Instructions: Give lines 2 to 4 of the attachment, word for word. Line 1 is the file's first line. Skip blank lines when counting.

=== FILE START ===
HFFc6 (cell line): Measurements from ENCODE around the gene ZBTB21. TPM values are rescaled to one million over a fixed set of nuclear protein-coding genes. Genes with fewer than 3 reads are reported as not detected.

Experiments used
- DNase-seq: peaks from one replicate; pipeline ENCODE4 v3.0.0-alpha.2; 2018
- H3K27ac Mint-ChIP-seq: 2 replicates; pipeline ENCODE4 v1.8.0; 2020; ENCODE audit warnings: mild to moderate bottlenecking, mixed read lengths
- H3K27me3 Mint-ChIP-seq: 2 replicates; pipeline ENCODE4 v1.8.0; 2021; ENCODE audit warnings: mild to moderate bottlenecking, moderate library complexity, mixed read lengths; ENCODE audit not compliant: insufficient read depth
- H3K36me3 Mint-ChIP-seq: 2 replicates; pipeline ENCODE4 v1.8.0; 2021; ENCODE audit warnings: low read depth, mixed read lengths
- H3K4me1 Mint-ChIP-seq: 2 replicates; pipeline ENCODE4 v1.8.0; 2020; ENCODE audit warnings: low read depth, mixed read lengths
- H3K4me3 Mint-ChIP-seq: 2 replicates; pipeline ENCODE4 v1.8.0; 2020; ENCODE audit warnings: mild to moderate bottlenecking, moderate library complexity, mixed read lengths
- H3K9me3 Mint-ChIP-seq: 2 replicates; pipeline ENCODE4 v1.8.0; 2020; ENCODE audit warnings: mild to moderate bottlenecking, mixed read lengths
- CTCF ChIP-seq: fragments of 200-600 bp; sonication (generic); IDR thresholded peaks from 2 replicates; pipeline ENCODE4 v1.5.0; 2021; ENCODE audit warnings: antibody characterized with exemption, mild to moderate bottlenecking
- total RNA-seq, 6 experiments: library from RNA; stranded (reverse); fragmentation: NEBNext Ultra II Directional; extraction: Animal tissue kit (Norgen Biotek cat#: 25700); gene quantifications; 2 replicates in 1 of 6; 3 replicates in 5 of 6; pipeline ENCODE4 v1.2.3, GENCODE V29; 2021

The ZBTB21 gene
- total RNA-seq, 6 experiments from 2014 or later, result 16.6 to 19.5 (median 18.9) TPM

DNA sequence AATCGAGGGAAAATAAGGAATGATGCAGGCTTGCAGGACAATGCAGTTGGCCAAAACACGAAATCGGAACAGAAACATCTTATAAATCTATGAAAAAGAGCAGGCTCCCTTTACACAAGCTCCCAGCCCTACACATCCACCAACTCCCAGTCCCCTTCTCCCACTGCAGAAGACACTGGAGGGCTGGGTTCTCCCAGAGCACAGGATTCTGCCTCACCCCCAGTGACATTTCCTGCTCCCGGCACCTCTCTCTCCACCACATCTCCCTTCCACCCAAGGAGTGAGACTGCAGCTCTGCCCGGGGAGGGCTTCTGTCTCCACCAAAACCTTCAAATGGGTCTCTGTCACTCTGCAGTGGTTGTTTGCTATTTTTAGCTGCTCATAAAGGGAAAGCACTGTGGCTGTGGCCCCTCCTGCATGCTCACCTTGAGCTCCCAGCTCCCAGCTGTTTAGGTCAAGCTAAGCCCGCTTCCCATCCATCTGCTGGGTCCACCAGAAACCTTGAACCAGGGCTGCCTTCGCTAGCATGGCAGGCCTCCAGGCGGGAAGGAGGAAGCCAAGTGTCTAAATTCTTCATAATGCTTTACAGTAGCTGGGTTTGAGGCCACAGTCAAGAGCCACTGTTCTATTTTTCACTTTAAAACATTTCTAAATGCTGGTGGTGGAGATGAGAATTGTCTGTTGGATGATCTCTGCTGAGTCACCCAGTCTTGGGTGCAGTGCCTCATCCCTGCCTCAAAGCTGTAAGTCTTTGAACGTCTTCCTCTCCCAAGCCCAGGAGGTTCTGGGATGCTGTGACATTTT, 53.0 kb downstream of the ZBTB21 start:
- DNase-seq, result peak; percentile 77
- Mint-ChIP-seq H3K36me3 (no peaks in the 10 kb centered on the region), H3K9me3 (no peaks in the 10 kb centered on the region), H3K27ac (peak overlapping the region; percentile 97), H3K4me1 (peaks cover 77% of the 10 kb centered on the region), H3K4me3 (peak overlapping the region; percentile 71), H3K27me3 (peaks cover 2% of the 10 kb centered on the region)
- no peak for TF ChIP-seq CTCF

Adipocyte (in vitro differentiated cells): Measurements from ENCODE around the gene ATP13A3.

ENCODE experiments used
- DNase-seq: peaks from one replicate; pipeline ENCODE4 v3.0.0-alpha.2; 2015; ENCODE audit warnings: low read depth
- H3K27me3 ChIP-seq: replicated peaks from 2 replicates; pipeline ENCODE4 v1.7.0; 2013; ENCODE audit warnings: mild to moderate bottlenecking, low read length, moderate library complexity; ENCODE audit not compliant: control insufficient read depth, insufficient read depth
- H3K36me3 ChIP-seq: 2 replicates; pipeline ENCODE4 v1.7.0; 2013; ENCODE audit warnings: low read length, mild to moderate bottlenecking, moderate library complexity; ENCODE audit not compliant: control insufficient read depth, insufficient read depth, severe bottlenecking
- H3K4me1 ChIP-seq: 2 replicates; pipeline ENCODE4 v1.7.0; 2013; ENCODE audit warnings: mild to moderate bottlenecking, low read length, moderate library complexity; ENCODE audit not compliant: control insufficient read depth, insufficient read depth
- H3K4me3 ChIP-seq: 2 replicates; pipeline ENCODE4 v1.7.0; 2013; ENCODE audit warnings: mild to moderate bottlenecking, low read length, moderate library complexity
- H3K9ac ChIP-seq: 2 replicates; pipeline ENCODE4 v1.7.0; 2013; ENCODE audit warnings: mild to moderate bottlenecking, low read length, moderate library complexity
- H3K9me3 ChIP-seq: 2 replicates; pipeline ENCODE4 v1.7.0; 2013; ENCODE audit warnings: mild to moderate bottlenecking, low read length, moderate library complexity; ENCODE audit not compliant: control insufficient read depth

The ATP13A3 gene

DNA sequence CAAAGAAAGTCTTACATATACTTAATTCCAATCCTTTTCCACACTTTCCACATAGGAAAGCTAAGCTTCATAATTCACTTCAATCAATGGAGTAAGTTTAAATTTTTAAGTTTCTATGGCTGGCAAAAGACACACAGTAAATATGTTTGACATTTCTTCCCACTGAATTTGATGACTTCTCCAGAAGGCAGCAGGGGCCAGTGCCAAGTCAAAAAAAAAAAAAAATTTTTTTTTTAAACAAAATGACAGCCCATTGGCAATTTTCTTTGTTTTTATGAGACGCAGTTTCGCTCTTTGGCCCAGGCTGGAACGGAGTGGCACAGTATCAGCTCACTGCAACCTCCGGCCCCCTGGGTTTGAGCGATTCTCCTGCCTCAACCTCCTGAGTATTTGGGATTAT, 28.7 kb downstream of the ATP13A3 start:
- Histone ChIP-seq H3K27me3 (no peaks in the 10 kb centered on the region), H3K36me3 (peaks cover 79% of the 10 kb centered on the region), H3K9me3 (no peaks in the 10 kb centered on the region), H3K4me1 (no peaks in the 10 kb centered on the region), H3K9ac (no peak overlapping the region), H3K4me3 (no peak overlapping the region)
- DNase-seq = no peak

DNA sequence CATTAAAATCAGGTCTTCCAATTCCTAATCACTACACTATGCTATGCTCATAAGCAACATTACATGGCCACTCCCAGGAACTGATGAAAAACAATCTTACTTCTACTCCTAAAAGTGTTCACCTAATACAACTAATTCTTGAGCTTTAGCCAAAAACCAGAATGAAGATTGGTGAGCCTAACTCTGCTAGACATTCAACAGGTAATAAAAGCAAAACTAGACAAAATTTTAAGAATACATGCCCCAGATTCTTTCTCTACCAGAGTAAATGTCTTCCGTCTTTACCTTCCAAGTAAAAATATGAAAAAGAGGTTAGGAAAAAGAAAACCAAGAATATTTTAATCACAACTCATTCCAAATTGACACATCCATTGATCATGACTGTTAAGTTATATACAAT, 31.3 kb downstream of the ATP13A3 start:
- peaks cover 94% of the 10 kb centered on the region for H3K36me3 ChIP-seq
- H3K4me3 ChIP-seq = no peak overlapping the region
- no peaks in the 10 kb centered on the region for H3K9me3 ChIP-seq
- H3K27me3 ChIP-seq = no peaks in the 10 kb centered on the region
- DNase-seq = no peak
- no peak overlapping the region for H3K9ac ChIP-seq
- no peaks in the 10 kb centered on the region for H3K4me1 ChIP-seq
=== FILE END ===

Experiments used
- DNase-seq: peaks from one replicate; pipeline ENCODE4 v3.0.0-alpha.2; 2018
- H3K27ac Mint-ChIP-seq: 2 replicates; pipeline ENCODE4 v1.8.0; 2020; ENCODE audit warnings: mild to moderate bottlenecking, mixed read lengths